Naiad- This is a large immature dragonfly, or naiad, with a length of 1 1/2 to 1 3/4 inches (38 to 43 mm). It is long and slender, the typical shape of immature Darners. It is mottled green and brown.
Adult- This is a large dragonfly with a length of 2 5/8 to 3 1/8 inches (68 to 78 mm). The base color is brownish black. The top of the thorax is marked with two pairs of greenish crescent-shaped spots. Each side of the thorax is marked with two yellowish to yellowish green diagonal stripes. The abdomen is marked with bluish green spots. The male has paddle-shaped anal appendages.
This species is found from the Yukon Territories east to Hudson Bay, extending south to California, Nevada, Oklahoma, and Alabama. In Idaho, it is found throughout the state.
This dragonfly can be found near ditches, slow streams and ponds.
Adult Flight Season:
Late April - November
Naiad- Naiads feed on a wide variety of aquatic insects, such as mosquito larvae, other aquatic fly larvae, mayfly larvae, and freshwater shrimp. They will also eat small fish and tadpoles.
Adult- The dragonfly will eat almost any soft-bodied flying insect including mosquitoes, flies, butterflies, moths, mayflies, and stoneflies.
The naiads are active predators, and are able to swim by jet propulsion - squirting water out from the ends of their abdomens. They generally take several years to mature, and when the immature forms emerge, or change into a dragonfly, they do so at night. This behavior probably evolved to avoid being eaten be daytime predators. Adults generally fly from late April to November, and do all of their hunting while on the wing. Adult Shadow Darners are able to regulate their body temperature which enables them to fly in temperatures too cold for most dragonflies. This species in particular seems to be extremely cold tolerant. It flies at dusk and in shaded areas, and it flies later into the fall than any species other than the Yellow-legged Meadowhawk (Sympetrum vicinum).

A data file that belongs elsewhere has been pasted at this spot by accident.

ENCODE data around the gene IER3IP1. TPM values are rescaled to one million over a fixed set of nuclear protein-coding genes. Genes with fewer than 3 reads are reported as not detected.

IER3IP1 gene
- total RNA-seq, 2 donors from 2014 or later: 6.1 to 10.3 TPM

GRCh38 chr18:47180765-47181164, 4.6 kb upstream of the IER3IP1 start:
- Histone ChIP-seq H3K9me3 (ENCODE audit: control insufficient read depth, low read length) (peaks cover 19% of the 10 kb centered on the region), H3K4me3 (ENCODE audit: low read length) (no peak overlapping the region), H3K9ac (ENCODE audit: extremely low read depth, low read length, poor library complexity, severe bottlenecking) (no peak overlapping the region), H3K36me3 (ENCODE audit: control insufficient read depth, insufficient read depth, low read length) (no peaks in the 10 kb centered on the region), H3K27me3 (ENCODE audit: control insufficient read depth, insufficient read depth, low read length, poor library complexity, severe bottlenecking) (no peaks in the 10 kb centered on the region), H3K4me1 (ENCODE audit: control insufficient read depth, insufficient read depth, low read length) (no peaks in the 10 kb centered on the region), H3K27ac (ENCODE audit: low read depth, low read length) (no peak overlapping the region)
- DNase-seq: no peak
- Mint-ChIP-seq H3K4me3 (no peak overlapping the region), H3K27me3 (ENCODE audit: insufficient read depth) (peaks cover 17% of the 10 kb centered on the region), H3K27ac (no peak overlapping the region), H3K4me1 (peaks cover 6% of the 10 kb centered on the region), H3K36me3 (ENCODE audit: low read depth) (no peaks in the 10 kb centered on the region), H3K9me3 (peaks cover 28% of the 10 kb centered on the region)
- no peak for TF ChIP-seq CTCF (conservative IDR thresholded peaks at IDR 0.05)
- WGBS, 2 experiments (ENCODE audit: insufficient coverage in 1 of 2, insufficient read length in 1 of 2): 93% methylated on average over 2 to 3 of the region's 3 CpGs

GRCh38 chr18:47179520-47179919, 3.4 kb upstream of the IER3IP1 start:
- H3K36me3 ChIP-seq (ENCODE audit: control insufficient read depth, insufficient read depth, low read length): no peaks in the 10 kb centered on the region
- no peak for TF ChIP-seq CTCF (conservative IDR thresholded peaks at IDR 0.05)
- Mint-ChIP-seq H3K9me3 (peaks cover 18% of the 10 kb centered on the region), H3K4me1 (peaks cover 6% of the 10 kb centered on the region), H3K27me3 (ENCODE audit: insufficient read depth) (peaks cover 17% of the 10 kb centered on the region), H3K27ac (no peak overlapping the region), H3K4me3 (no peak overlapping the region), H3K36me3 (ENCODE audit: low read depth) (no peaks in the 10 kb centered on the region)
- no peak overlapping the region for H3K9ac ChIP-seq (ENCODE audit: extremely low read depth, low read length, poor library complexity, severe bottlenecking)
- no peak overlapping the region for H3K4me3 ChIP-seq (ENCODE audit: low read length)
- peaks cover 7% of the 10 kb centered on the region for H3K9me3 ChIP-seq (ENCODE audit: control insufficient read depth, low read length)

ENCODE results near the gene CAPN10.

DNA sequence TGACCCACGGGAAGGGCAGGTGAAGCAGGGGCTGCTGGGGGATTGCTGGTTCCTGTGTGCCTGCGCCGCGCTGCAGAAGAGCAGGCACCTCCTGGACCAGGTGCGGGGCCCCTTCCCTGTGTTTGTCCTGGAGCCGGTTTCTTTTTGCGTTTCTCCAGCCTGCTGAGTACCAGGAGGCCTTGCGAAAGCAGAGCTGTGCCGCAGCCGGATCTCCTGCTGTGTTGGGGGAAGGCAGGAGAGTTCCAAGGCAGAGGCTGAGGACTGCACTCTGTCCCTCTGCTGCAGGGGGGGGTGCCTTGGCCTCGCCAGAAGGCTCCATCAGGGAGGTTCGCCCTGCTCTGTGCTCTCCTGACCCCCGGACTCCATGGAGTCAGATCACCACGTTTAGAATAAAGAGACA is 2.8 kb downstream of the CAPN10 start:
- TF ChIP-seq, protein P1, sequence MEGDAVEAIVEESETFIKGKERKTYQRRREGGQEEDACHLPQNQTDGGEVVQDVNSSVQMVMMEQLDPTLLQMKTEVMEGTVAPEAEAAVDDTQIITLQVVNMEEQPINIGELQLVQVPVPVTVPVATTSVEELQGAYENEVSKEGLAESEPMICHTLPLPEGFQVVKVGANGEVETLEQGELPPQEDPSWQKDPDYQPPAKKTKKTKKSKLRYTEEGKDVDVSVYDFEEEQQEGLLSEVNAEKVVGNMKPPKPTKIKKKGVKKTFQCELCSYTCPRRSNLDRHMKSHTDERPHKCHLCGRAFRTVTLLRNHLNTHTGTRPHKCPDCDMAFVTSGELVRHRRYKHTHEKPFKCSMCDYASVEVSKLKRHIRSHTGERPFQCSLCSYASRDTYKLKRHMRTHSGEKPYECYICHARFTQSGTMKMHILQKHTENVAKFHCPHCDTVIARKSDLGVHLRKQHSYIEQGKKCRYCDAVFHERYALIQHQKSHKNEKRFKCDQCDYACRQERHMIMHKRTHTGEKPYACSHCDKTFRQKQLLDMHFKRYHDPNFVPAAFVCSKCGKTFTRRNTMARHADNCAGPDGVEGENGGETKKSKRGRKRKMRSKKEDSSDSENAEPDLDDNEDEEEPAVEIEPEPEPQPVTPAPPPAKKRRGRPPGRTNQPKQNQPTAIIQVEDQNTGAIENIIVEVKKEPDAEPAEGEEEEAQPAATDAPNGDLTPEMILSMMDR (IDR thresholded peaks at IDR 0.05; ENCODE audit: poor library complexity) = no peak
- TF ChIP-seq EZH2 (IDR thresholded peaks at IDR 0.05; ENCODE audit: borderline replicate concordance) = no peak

Males establish and defend territories along the shores of slow streams and ponds. After males and females mate, females fly singly, without the male attached, to lay their eggs in the stems and leaves of aquatic plants.
Populations are widespread, abundant, and secure.
|Status:||Unprotected nongame species|
Corbet, P. S. 1999. Dragonflies: Behavior and Ecology of Odonata. Cornell University Press, Ithaca, New York, USA, 829pp.
Logan, E. R. 1967. The Odonata of Idaho. Unpublished M. S. thesis. University of Idaho, Moscow, Idaho, USA, 105 pp.
Needham, J. G. and M. J. Westfall. 1955. Dragonflies of North America. University of California Press, Berkely, California, USA, 615 pp.
Paulson, D. R. 1999. Dragonflies of Washington. Seattle Audubon Society, Seattle, Washington, USA, 32 pp.
Walker, E. M. and P. S. Corbet. 1975. The Odonata of Canada and Alaska, Vol. III. University of Toronto Press, Toronto, Ontario, Canada, 307 pp.